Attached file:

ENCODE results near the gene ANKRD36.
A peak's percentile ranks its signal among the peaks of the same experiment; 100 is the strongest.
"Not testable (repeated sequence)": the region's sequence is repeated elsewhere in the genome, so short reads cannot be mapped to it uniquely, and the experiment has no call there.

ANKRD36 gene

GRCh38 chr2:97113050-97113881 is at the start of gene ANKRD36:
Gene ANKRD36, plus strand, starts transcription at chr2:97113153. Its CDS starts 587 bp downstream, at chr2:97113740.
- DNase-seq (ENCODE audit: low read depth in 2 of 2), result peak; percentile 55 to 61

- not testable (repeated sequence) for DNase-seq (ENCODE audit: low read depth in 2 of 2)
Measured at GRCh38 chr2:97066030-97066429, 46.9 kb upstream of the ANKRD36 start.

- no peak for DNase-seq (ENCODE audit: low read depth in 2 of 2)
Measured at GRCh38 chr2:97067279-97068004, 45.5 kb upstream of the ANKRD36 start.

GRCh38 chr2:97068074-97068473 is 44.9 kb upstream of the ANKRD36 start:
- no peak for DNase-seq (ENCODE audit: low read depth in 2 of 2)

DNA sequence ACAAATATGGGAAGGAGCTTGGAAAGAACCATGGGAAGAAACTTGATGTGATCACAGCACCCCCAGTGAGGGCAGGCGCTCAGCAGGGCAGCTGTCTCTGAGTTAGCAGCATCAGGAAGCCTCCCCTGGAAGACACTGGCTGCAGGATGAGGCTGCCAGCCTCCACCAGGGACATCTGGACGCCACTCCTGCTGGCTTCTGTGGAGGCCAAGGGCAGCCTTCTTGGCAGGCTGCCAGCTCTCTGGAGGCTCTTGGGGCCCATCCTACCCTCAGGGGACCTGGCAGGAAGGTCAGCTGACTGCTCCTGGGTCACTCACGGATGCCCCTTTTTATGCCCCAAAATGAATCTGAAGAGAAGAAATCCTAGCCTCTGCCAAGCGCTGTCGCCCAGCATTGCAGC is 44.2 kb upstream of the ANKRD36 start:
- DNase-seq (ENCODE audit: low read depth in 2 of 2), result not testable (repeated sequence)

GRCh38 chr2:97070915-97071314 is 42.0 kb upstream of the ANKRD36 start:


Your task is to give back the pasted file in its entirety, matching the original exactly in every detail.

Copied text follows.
ENCODE results near the gene ANKRD36.
A peak's percentile ranks its signal among the peaks of the same experiment; 100 is the strongest.
"Not testable (repeated sequence)": the region's sequence is repeated elsewhere in the genome, so short reads cannot be mapped to it uniquely, and the experiment has no call there.

ANKRD36 gene

GRCh38 chr2:97113050-97113881 is at the start of gene ANKRD36:
Gene ANKRD36, plus strand, starts transcription at chr2:97113153. Its CDS starts 587 bp downstream, at chr2:97113740.
- DNase-seq (ENCODE audit: low read depth in 2 of 2), result peak; percentile 55 to 61

- not testable (repeated sequence) for DNase-seq (ENCODE audit: low read depth in 2 of 2)
Measured at GRCh38 chr2:97066030-97066429, 46.9 kb upstream of the ANKRD36 start.

- no peak for DNase-seq (ENCODE audit: low read depth in 2 of 2)
Measured at GRCh38 chr2:97067279-97068004, 45.5 kb upstream of the ANKRD36 start.

GRCh38 chr2:97068074-97068473 is 44.9 kb upstream of the ANKRD36 start:
- no peak for DNase-seq (ENCODE audit: low read depth in 2 of 2)

DNA sequence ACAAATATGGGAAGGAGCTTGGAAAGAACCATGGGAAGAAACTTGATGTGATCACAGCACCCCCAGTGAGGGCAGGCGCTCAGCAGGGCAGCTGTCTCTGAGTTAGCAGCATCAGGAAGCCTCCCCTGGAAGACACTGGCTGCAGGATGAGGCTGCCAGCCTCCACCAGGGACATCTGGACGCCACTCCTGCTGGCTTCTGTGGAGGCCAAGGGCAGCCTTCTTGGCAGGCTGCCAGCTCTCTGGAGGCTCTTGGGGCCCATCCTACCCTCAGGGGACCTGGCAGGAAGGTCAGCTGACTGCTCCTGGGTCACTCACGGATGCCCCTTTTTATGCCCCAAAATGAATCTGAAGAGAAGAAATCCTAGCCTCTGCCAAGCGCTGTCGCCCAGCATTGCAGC is 44.2 kb upstream of the ANKRD36 start:
- DNase-seq (ENCODE audit: low read depth in 2 of 2), result not testable (repeated sequence)

GRCh38 chr2:97070915-97071314 is 42.0 kb upstream of the ANKRD36 start: